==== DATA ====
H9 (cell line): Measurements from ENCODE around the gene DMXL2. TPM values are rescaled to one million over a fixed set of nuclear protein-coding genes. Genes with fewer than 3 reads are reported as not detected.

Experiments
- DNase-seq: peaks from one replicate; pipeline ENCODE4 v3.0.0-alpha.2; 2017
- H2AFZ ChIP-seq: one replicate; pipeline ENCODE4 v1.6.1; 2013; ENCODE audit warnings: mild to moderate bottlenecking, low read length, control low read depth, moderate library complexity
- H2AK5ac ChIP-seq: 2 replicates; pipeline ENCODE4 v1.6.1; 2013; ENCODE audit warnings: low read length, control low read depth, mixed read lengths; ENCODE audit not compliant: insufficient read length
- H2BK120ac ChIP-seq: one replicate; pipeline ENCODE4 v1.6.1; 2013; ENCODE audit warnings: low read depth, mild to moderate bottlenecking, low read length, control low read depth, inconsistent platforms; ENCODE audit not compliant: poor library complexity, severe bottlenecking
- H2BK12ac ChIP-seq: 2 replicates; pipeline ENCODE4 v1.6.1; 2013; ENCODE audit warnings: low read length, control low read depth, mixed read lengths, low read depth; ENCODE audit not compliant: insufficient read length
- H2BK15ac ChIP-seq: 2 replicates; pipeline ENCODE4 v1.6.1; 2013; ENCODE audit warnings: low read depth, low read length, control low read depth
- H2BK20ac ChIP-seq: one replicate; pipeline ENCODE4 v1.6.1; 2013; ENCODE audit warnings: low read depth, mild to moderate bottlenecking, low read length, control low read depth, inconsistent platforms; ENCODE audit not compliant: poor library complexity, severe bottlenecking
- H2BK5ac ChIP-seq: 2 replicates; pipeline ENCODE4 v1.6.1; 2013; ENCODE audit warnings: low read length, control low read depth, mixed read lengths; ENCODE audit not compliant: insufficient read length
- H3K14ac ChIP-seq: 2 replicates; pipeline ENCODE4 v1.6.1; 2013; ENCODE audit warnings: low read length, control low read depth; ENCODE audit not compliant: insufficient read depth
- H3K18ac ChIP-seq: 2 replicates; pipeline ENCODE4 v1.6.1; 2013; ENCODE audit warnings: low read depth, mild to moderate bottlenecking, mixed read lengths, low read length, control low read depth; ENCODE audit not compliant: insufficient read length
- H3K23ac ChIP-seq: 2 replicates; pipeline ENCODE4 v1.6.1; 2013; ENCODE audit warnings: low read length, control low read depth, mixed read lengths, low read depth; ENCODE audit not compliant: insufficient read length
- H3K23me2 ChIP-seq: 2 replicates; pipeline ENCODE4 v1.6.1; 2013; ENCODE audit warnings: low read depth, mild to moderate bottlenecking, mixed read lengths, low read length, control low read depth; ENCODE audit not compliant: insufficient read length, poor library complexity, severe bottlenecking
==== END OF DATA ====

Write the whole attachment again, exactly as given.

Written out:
H9 (cell line): Measurements from ENCODE around the gene DMXL2. TPM values are rescaled to one million over a fixed set of nuclear protein-coding genes. Genes with fewer than 3 reads are reported as not detected.

Experiments
- DNase-seq: peaks from one replicate; pipeline ENCODE4 v3.0.0-alpha.2; 2017
- H2AFZ ChIP-seq: one replicate; pipeline ENCODE4 v1.6.1; 2013; ENCODE audit warnings: mild to moderate bottlenecking, low read length, control low read depth, moderate library complexity
- H2AK5ac ChIP-seq: 2 replicates; pipeline ENCODE4 v1.6.1; 2013; ENCODE audit warnings: low read length, control low read depth, mixed read lengths; ENCODE audit not compliant: insufficient read length
- H2BK120ac ChIP-seq: one replicate; pipeline ENCODE4 v1.6.1; 2013; ENCODE audit warnings: low read depth, mild to moderate bottlenecking, low read length, control low read depth, inconsistent platforms; ENCODE audit not compliant: poor library complexity, severe bottlenecking
- H2BK12ac ChIP-seq: 2 replicates; pipeline ENCODE4 v1.6.1; 2013; ENCODE audit warnings: low read length, control low read depth, mixed read lengths, low read depth; ENCODE audit not compliant: insufficient read length
- H2BK15ac ChIP-seq: 2 replicates; pipeline ENCODE4 v1.6.1; 2013; ENCODE audit warnings: low read depth, low read length, control low read depth
- H2BK20ac ChIP-seq: one replicate; pipeline ENCODE4 v1.6.1; 2013; ENCODE audit warnings: low read depth, mild to moderate bottlenecking, low read length, control low read depth, inconsistent platforms; ENCODE audit not compliant: poor library complexity, severe bottlenecking
- H2BK5ac ChIP-seq: 2 replicates; pipeline ENCODE4 v1.6.1; 2013; ENCODE audit warnings: low read length, control low read depth, mixed read lengths; ENCODE audit not compliant: insufficient read length
- H3K14ac ChIP-seq: 2 replicates; pipeline ENCODE4 v1.6.1; 2013; ENCODE audit warnings: low read length, control low read depth; ENCODE audit not compliant: insufficient read depth
- H3K18ac ChIP-seq: 2 replicates; pipeline ENCODE4 v1.6.1; 2013; ENCODE audit warnings: low read depth, mild to moderate bottlenecking, mixed read lengths, low read length, control low read depth; ENCODE audit not compliant: insufficient read length
- H3K23ac ChIP-seq: 2 replicates; pipeline ENCODE4 v1.6.1; 2013; ENCODE audit warnings: low read length, control low read depth, mixed read lengths, low read depth; ENCODE audit not compliant: insufficient read length
- H3K23me2 ChIP-seq: 2 replicates; pipeline ENCODE4 v1.6.1; 2013; ENCODE audit warnings: low read depth, mild to moderate bottlenecking, mixed read lengths, low read length, control low read depth; ENCODE audit not compliant: insufficient read length, poor library complexity, severe bottlenecking